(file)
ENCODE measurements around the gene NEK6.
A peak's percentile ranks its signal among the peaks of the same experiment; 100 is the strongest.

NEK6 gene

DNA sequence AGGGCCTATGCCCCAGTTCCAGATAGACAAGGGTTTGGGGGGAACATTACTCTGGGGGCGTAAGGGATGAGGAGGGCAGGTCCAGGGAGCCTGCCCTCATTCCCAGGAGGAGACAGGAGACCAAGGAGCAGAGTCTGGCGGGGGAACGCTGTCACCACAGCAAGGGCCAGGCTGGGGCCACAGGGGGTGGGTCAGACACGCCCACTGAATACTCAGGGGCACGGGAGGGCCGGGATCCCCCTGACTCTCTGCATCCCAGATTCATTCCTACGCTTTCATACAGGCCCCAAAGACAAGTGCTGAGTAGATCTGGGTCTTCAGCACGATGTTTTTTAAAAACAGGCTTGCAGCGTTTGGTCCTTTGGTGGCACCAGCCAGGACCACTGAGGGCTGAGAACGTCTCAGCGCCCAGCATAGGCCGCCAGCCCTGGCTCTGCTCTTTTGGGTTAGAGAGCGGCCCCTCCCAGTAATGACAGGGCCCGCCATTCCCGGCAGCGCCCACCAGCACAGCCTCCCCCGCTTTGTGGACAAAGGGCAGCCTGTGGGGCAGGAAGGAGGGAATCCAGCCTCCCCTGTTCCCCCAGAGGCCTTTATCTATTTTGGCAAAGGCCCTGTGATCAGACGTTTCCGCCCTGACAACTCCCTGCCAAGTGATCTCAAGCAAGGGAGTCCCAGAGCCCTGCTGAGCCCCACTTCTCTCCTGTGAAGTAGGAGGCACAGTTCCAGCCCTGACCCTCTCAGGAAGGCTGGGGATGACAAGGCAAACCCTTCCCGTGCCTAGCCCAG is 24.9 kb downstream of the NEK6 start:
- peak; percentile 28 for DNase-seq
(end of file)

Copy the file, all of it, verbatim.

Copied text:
ENCODE measurements around the gene NEK6.
A peak's percentile ranks its signal among the peaks of the same experiment; 100 is the strongest.

NEK6 gene

DNA sequence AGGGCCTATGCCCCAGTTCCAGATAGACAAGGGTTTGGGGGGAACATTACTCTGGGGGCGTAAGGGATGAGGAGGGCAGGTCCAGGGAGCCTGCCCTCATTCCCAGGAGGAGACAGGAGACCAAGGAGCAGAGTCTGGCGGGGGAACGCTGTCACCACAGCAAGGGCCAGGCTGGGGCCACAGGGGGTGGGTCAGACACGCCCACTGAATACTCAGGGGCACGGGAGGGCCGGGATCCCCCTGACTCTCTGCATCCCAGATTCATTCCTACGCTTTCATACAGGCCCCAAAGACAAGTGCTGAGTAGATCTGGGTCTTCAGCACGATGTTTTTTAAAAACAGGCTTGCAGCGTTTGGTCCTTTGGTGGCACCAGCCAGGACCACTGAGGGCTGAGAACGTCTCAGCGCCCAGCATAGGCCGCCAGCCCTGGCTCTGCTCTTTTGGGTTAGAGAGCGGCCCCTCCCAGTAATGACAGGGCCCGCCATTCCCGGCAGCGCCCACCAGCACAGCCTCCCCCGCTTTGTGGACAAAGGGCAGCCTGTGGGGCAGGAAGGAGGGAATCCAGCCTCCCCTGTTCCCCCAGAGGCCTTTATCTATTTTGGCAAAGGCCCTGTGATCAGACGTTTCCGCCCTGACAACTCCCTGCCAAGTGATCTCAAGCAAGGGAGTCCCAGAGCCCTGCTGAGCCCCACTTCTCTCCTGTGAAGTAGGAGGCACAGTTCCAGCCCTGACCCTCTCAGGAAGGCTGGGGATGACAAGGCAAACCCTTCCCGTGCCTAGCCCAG is 24.9 kb downstream of the NEK6 start:
- peak; percentile 28 for DNase-seq